Safari and I browse g4tv.com—both a little bored and unsure why we’re there, mostly just glad to be doing something together—when I click something accidentally. With the amount of conviction one would use to order a sandwich, Safari reflexively blurts “Object reference not set to an instance of an object.” We look at each other and grin and I click “OK,” knowing we’ll probably joke about this in the future.
Safari senses something obscurely problematic happened between us (maybe around the time we looked at my Google Calendar) but is honestly uncertain of what. It doesn’t remember “malfunctioning” and knows if it were alone it would have no reason to look at my Google Calendar, so it thinks I’m probably responsible for this. Even though it’s having some difficulty, Safari suggests we continue looking at Google Calendar “anyways”—a word I’d never expect it to use, which challenges my perceptions of Safari in an exciting way. There are things to be discovered about each other, more interesting areas of focus than this silly Google Calendar miscommunication.
Loving Safari has a minor panic attack on my behalf. It knows I will inevitably make a choice that sadly might not be influenced by its very real concerns about “this page.” I’m actually little bothered by how much Safari cares about a choice I’m making that has nothing to do with it. I close pages all of the time. I’ve closed many pages with other browsers, sometimes multiple pages at once. Safari’s repeating “Your message has not been sent” sounds condescending. Of course I know the message has not been sent. I don’t care about not sending it. This is a minor event in my life. However, since this seems to matter significantly more to Safari than it does to me, and I like Safari and don’t want to risk hurting its feelings, I agree to take a second look at my page before I close it.
Months in the future, irritated Safari can already sense I’m still going to close all 6 tabs at once, which is perhaps why it feels compelled to ask a question designed to remind me I’ve done this before followed by a vaguely sarcastic offering to “not warn” me when it sees I’m about to do it again, insinuating that if I choose to close these 6 tabs now we’re going to enter yet another serious discussion about how closing multiple tabs at once isn’t “wrong” or “bad” but “different” (regardless of what word is used, it is implied Safari thinks it knows more functional and therefore “better” ways for me to use the internet). After 56 minutes of maneuvering it into saying something like “I don’t like this about you, I think I really just want you to be a different person” (I will maybe never know why I want it to say this to me, though I have a troubling suspicion it’s because when given the opportunity, I’d rather feel bad than bored or compliant), Safari will admit that yes, it doesn’t like that I want to close 6 tabs at once, and add that if I want to continue using this browser in the future I should view choosing to not close 6 tabs at once as something I “want” to do, not something I’m “forced” to do. This statement quiets both of us for a moment which allows me to acknowledge that throughout this entire discussion, some ignored part of myself has been perceiving the ethereal silhouette of my Twitter background—one of the 6 windows I have been “closing all at once” ever since I started using the internet—as a result of Safari’s compelling, modern, imaginative transparency settings which are part of why I wanted to use this browser in the first place.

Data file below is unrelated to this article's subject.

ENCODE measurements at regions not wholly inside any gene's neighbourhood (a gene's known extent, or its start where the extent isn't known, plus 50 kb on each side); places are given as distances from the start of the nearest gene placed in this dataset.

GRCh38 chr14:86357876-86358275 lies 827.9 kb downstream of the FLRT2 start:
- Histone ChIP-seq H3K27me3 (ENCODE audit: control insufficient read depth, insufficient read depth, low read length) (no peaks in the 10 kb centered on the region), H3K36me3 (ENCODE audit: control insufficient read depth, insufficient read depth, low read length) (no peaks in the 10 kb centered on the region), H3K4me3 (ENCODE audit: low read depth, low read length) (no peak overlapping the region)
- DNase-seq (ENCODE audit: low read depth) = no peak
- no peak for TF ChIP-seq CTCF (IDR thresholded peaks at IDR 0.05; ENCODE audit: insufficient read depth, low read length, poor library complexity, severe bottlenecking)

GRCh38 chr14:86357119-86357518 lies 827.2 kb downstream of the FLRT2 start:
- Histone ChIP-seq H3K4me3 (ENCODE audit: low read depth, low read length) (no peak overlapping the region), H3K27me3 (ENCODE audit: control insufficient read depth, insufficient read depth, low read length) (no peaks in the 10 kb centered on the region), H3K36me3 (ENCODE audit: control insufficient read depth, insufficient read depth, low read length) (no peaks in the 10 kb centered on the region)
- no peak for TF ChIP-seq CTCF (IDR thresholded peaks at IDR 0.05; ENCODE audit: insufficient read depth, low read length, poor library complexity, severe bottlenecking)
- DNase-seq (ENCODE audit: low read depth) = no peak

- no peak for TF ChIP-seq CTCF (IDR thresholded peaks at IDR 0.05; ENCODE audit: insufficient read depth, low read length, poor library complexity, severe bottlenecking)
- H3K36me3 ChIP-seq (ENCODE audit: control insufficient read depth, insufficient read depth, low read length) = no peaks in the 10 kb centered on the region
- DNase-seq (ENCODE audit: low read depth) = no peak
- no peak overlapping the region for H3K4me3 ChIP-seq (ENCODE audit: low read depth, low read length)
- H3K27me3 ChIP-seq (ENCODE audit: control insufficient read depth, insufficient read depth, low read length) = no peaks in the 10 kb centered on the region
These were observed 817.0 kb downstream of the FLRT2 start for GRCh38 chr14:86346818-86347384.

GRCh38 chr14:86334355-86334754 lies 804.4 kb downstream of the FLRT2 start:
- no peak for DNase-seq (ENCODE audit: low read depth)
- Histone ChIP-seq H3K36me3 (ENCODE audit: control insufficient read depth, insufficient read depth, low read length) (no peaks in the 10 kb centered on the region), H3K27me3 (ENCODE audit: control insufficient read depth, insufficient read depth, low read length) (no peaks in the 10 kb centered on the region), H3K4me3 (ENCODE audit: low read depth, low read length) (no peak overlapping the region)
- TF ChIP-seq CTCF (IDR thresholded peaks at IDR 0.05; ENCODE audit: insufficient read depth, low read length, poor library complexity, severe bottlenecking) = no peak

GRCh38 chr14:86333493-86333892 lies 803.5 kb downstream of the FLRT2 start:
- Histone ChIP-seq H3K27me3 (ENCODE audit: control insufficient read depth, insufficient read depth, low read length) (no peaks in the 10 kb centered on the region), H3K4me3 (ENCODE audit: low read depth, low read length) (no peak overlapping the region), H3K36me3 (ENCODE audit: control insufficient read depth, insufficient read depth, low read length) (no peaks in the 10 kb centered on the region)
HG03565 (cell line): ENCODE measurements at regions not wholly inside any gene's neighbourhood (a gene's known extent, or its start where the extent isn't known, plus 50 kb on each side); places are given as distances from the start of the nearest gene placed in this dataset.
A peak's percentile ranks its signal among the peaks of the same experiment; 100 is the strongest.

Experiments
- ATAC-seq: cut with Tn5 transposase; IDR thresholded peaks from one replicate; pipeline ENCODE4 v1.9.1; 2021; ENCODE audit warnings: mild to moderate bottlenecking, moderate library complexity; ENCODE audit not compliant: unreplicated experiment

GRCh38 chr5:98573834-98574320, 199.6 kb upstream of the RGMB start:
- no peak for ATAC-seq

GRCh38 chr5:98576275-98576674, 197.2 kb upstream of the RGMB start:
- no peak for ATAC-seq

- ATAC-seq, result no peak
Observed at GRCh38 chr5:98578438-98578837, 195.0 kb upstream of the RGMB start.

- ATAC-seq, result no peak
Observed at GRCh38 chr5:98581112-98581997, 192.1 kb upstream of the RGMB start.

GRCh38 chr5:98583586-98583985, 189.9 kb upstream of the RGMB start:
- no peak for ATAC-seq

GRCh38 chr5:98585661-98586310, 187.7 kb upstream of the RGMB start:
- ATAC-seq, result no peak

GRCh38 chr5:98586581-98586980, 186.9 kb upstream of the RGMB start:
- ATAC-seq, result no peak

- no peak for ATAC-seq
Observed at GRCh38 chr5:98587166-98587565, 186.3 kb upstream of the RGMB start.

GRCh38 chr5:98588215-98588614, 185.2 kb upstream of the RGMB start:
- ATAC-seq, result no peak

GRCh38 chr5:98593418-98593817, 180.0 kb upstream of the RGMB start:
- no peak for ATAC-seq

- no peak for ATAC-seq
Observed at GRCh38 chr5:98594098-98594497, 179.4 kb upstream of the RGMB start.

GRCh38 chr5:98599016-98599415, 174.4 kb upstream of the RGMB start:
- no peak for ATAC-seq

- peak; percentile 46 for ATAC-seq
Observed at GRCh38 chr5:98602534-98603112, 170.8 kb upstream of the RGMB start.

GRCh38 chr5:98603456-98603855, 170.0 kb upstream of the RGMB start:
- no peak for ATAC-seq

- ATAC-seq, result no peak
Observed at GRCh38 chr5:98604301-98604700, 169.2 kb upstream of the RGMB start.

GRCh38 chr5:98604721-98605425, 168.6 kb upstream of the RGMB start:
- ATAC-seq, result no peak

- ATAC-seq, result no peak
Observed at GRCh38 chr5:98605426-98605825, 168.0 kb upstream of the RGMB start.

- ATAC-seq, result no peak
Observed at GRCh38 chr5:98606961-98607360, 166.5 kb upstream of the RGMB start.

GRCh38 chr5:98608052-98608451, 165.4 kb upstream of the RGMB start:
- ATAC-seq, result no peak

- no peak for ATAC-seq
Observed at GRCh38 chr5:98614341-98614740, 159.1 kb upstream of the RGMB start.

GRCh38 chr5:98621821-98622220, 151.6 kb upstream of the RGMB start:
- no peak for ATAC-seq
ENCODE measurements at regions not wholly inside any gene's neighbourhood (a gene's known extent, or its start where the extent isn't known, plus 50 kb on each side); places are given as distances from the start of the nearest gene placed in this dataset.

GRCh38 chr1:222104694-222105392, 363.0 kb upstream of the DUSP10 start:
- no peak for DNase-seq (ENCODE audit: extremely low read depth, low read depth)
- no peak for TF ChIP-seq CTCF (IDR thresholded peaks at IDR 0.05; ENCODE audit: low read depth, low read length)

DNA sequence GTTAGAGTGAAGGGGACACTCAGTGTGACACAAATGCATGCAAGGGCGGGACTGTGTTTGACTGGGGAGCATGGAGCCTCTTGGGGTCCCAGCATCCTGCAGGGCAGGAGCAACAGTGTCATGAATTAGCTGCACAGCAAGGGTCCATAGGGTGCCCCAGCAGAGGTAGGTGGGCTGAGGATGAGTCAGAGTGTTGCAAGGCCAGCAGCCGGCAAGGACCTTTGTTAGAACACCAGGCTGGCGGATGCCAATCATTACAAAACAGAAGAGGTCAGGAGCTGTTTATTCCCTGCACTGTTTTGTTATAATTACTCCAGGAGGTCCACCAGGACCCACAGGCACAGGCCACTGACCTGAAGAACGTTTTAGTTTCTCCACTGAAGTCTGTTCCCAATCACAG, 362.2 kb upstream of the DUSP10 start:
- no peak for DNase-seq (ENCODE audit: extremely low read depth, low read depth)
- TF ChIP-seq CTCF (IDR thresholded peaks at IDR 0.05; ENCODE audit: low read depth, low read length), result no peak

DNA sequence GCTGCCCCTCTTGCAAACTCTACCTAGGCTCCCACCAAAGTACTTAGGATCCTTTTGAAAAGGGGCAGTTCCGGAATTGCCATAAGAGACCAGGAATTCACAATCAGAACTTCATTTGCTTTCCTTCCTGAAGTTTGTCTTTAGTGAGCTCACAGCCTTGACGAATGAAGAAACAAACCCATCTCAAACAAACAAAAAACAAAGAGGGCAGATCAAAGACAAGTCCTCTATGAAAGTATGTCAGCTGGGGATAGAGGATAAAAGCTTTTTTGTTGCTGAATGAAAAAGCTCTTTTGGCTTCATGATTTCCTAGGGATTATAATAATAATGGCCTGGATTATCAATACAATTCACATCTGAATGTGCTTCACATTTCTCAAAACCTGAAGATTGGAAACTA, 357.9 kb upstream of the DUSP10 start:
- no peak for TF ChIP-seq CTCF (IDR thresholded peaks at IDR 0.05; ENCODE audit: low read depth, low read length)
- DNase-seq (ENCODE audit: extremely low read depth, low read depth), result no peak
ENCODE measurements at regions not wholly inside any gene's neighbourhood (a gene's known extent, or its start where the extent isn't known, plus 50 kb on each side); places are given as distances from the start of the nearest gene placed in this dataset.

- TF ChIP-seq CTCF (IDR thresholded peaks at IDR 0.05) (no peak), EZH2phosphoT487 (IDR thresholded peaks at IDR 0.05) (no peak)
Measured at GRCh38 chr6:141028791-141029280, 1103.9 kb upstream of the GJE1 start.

Sometimes I indulge in memories of Firefox, my previous browser, who seems to have reacted less judgmentally (i.e. not even noting that there were “6 tabs to be closed” or whatever) to me in similar circumstances. I currently don’t know if this means Safari pays more attention to details about me and so maybe wants to be closer to me than Firefox did, or if Firefox and I were more compatible because we didn’t view our differences as things to be changed about each other. I think I honestly prefer closing windows without prompt.
Safari knows we are familiar with each other to the extent that nearly all our behaviors can be anticipated. It also knows neither of us want to upset the other, though existing in separate consciousnesses means we are condemned to want different things at different times. Flustered after quitting despite its awareness of my preference for reliable, non-spontaneously quitting browser, it offers that this was “unexpected” followed by the glaringly redundant “Click Reopen to open the application again,” a calm description of what we both know my three options are (though by spacing “Ignore” considerably further from the others, showing me what it wants me to do), and a rarely-seen, bright lavender question mark symbol which, if clicked, will display a confused, comically archaic explanation of its cognitions during “quitting.” Safari thinks convincing me it was a by-stander to itself in this instance appeals to our shared belief that although predictable, every moment is fundamentally different from the one preceding it, so it’s theoretically possible to view anything as “unexpectedly” happening and therefore all actions can be perceived as forgivable products of the victims of an ever-changing universe. I can either click “Ignore” and shift my focus to Safari’s positive qualities, escalate this to a “Force Quit” situation, restart my computer, or eventually download a different browser—all of these choices seem forebodingly limiting as they are not exclusive to my relationship with Safari. I will make variations of these choices with any browser for the rest of my internet-using life.